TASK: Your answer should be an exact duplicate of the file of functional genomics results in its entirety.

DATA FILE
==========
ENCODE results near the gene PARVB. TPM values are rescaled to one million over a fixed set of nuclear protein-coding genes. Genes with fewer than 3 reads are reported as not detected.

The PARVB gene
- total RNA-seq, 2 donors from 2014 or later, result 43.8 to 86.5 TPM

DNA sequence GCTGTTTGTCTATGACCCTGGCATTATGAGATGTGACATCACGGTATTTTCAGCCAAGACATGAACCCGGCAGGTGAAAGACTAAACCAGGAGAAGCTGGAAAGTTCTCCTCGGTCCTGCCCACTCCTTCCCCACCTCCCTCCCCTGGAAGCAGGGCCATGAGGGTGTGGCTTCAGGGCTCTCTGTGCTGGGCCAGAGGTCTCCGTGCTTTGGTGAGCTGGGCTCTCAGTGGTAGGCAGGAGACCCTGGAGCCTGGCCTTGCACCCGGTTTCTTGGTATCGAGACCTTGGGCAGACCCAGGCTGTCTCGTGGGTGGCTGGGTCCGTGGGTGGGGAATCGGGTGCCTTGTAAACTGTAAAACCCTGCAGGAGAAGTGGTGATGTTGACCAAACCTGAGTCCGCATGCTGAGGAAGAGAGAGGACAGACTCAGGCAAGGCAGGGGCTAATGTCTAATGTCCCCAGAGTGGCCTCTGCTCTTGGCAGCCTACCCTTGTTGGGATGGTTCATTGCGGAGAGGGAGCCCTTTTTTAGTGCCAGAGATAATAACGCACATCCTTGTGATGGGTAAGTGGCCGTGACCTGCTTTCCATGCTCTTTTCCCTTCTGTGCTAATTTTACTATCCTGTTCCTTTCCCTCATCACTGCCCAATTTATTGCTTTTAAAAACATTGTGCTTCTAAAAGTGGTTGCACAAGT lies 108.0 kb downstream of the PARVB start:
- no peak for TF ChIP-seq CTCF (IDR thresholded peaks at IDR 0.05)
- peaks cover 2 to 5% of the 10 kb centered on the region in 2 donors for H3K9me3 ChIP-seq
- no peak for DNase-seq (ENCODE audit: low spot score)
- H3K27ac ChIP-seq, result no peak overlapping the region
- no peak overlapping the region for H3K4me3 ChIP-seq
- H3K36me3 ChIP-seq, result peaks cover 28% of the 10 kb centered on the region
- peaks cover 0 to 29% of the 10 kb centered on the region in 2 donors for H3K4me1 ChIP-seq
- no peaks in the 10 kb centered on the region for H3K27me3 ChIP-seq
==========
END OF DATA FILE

ENCODE results near the gene PARVB. TPM values are rescaled to one million over a fixed set of nuclear protein-coding genes. Genes with fewer than 3 reads are reported as not detected.

The PARVB gene
- total RNA-seq, 2 donors from 2014 or later, result 43.8 to 86.5 TPM

DNA sequence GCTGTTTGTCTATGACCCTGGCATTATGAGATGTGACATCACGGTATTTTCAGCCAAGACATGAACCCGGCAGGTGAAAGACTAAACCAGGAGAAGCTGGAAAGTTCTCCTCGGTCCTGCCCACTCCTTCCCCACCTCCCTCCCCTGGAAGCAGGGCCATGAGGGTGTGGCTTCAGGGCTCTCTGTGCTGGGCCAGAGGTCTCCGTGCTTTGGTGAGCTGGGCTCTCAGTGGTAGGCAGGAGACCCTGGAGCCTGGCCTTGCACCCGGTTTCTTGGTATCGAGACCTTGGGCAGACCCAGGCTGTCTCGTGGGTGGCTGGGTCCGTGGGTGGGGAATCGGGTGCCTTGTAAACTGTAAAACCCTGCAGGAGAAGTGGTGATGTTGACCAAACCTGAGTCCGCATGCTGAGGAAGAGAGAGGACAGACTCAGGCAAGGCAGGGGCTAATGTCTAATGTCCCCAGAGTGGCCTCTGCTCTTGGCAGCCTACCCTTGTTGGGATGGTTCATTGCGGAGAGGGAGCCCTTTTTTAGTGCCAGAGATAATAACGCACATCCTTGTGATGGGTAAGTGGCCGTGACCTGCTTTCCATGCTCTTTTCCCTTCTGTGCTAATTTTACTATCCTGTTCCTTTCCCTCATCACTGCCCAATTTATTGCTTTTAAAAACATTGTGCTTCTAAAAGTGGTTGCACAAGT lies 108.0 kb downstream of the PARVB start:
- no peak for TF ChIP-seq CTCF (IDR thresholded peaks at IDR 0.05)
- peaks cover 2 to 5% of the 10 kb centered on the region in 2 donors for H3K9me3 ChIP-seq
- no peak for DNase-seq (ENCODE audit: low spot score)
- H3K27ac ChIP-seq, result no peak overlapping the region
- no peak overlapping the region for H3K4me3 ChIP-seq
- H3K36me3 ChIP-seq, result peaks cover 28% of the 10 kb centered on the region
- peaks cover 0 to 29% of the 10 kb centered on the region in 2 donors for H3K4me1 ChIP-seq
- no peaks in the 10 kb centered on the region for H3K27me3 ChIP-seq